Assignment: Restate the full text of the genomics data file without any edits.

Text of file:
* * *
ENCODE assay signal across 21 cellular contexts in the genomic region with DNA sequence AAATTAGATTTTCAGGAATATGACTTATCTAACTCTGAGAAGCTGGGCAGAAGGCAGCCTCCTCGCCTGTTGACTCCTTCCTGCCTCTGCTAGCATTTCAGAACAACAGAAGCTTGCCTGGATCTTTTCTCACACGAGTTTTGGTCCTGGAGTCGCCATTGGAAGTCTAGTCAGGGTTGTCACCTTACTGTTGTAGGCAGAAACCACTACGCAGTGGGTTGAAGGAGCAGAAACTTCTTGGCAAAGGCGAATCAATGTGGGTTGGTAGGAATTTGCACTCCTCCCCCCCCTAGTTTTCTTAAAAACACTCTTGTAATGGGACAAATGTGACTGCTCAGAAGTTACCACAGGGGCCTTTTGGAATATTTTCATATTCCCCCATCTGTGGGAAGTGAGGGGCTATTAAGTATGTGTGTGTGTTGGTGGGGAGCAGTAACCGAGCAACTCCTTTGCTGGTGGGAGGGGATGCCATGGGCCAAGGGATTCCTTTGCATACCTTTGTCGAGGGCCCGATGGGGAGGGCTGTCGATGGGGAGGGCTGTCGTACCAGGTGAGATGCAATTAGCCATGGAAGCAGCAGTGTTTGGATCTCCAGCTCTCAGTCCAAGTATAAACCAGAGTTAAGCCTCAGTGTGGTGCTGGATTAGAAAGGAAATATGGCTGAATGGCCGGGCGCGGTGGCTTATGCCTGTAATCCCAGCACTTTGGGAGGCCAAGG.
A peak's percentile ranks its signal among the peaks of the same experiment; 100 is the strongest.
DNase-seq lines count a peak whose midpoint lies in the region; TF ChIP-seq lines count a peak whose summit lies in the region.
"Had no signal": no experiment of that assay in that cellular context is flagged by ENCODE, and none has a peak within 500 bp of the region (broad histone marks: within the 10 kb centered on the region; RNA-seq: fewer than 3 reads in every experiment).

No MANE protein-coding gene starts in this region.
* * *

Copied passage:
ENCODE assay signal across 21 cellular contexts in the genomic region with DNA sequence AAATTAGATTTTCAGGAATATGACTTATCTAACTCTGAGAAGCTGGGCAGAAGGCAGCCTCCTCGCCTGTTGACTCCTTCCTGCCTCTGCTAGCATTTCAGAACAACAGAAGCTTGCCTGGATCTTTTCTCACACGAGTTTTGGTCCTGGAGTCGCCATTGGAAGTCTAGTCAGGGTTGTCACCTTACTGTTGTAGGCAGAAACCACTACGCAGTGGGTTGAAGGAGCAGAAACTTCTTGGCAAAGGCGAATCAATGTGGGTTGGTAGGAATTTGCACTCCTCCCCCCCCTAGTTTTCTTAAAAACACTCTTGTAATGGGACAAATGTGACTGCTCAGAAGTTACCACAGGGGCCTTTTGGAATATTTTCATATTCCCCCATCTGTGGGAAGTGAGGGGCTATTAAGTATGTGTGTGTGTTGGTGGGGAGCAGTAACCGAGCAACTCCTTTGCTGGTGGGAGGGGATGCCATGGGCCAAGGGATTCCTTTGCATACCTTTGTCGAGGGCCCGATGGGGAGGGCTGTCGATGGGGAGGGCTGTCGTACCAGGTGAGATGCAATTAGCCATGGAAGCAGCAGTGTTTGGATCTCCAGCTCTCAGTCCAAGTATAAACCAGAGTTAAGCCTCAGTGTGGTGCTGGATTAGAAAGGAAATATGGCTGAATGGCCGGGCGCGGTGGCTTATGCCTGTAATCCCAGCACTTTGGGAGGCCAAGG.
A peak's percentile ranks its signal among the peaks of the same experiment; 100 is the strongest.
DNase-seq lines count a peak whose midpoint lies in the region; TF ChIP-seq lines count a peak whose summit lies in the region.
"Had no signal": no experiment of that assay in that cellular context is flagged by ENCODE, and none has a peak within 500 bp of the region (broad histone marks: within the 10 kb centered on the region; RNA-seq: fewer than 3 reads in every experiment).

No MANE protein-coding gene starts in this region.